I GUESS SO!
Further research is up to you.
Originally Posted by rob champagne
Originally Posted by Paul Verizzo
I'll take that as a don't know then.
On Manufacturer’s Documentation and The Photographic System
Kodak has a tradition of publishing accurate and copious data to enable a photographer to get the most from EKC materials, and in the process, learn a great deal about photography.
Ilford's documentation has never been directly comparable to Kodak.
Fuji does everything possible to look better than Kodak.
Film classes give similar performance.
If you can make a picture with Tri X, you can make it with HP5, or Neopan 400.
There are differences in curve shape, and how the films render color,
but granularity and resolution are essentially the same.
In this regard,
TMY = Delta 400
TMX = Delta 100 = ACROS.
If you see a difference between films’ grain,
review your processing; you probably induced the difference.
Remember that Photography is a System.
Using a perfect camera, a perfect lens at its perfect aperture,
and printing perfectly through your perfect enlarger,
increasing the resolution of your film from 100 to 200 lines/mm gives a net gain, on the PRINT, of 17% ! ( More or less).
For example, the differences between using TMY instead of ACROS
come down to an imperceptible resolution loss,
a small increase in granularity,
and a significant reduction in potential image blur because of a shorter exposure.
Without the systematic context, no true comparisons can be made.
Last edited by df cardwell; 07-24-2008 at 11:18 AM. Click to view previous post history.
This can be very confusing. One of the issues is that there are at least two charts commonly used to test resolution, the PIMA/ISO resolution target, and the USAF 1951 target. The first expresses resolution in line pairs per millimeter (lp/mm, or LPPM), the second in lines per millimeter (l/mm, or LMM). Just understand that numerically lines per millimeter (L/mm) is double line pairs per millimeter (LP/mm). 100 lines per millimeter (l/mm) is 50 line pairs per millimeter (lp/mm).
Originally Posted by rob champagne
Kodak uses the term "lines per millimeter" when discussing resolution.
Exactly, so when Fuji says Acros is 200 l/mm it means 100 line pairs per millimeter.( I think )
Originally Posted by sanking
Luminous landscape has some info on this but I don't know if its correct.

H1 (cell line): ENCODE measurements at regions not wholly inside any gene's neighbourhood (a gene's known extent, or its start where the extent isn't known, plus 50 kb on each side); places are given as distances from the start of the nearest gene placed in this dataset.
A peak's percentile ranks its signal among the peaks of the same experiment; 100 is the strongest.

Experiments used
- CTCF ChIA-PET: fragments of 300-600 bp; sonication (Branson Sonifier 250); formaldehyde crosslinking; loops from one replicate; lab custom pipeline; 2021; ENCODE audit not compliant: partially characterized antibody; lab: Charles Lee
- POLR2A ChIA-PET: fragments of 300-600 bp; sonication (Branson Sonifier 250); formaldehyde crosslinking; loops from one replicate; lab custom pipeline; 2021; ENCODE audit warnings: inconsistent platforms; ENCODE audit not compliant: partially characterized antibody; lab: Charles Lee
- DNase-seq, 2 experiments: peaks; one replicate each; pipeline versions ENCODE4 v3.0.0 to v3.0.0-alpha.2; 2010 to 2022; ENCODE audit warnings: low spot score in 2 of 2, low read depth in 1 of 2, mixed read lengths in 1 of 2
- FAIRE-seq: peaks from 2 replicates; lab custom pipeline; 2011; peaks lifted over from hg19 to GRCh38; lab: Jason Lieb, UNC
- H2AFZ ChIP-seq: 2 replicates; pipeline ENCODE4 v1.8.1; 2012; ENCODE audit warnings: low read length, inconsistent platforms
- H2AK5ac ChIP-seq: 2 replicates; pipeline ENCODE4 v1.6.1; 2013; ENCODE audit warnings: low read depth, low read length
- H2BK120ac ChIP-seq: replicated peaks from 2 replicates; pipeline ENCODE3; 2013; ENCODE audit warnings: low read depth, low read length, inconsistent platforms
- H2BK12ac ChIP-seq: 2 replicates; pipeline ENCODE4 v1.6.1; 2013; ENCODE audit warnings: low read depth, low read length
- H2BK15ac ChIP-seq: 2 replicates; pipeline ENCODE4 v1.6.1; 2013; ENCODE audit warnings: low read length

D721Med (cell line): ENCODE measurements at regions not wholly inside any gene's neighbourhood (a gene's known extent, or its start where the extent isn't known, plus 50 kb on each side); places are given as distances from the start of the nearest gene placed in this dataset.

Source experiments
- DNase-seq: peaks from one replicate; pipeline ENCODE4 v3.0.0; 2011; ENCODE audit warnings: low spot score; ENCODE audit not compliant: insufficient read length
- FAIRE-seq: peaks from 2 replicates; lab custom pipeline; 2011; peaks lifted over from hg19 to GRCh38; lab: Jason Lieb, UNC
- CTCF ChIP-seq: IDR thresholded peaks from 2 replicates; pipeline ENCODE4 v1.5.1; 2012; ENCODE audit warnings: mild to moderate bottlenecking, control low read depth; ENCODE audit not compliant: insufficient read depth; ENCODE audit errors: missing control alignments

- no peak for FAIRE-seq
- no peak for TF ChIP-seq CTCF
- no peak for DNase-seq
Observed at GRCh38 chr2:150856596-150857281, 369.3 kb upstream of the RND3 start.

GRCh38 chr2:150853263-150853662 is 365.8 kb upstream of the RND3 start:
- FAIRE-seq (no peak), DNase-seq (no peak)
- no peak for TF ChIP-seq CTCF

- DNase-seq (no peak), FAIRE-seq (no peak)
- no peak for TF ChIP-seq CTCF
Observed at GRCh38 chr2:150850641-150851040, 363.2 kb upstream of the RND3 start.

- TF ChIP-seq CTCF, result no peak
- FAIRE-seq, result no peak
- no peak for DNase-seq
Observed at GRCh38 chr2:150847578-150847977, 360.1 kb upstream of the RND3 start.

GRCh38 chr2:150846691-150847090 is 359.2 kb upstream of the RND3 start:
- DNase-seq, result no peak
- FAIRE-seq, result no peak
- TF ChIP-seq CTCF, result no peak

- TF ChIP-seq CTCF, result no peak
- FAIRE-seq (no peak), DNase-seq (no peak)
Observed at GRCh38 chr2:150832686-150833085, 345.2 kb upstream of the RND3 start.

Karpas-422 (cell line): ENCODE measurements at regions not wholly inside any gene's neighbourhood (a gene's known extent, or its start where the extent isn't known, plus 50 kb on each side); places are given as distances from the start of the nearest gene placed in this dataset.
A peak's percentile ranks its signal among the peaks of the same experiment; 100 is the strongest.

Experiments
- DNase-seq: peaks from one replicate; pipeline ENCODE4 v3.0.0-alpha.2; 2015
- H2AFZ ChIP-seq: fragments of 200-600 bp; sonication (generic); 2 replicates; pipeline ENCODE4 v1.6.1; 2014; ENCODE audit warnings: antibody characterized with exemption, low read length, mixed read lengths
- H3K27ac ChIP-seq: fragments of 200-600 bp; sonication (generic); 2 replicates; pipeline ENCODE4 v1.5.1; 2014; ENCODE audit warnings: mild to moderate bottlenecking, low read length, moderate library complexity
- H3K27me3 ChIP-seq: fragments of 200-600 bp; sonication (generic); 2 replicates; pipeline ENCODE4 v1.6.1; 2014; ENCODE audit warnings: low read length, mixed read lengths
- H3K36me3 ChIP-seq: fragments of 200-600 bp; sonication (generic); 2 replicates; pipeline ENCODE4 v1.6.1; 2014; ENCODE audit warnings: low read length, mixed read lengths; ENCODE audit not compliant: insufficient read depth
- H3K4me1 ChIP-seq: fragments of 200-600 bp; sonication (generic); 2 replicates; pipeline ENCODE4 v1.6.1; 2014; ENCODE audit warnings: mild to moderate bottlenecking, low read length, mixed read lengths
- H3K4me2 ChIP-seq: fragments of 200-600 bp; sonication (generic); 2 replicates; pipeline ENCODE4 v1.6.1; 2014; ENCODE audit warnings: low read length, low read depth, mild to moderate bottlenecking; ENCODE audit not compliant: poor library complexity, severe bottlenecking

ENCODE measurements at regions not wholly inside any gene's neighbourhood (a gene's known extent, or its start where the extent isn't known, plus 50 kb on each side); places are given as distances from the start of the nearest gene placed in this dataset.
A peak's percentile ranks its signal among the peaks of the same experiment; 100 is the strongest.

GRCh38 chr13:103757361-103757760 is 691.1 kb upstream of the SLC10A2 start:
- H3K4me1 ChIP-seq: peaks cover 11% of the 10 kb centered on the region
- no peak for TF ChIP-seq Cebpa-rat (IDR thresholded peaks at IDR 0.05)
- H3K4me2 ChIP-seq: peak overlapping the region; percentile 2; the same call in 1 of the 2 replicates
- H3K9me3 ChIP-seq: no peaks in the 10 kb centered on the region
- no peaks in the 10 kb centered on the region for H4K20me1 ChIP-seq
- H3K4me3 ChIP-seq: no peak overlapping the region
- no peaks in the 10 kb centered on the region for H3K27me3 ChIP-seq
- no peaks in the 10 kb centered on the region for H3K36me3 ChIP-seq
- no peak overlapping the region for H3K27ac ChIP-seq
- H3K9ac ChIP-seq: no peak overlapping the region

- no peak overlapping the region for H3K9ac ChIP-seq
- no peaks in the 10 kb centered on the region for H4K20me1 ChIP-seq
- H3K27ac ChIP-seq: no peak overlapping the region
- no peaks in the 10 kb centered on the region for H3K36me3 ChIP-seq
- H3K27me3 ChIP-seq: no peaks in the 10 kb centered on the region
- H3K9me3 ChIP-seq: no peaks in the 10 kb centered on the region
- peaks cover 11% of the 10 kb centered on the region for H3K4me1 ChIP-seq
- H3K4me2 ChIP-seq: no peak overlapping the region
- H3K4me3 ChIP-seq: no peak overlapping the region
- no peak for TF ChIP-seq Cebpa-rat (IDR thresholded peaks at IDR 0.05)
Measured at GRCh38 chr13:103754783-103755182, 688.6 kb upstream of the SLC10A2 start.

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From this chart, T-Max 100 should reach about 200 cycles/mm (IMO that is line-pairs/mm) at low contrast:
Actually, sharpness should be expressed as MTF, or modulation transfer function. This plot, given on the Kodak web site for many products shows how a product responds at a given frequency of lines. More modern methods were under development at Kodak. One of the people in the forefront of this was Mike Kriss who has produced mathematical representations of a film's Information Capacity. This is published in the SPSE book "Color: Theory and Imaging Systems". It is a very long and math heavy exposition that I will leave to Kirk Keyes to explain.
I recently sent Kirk a copy of the article.
Recently - that was two years ago... Since the birth of my daughter, it doesn't take much math to make my head hurt... I still have not finished. But it's right here on my desk for when I'm mentally capable of finishing it!
I have both the Kodak charts and the USAF targets here. I have both in negative and positive format. I may get around to posting images of them someday. I have used the Kodak charts in testing the sharpness of my hand coated papers and have posted some of the results here on APUG.
Kirk has seen my USAF targets.
I played with the USAF targets for a while. It takes a little work to balance the exposure to get the positive and negative chart results to be close. And it takes a little work when using an enlarger to get sharp results - a point source would be better than an enlarger. I racked mine all the way up and used a small aperature to get better results.
Trying to be fair when reading the results, I was able to get Fuji Acros to read about 160 lpmm.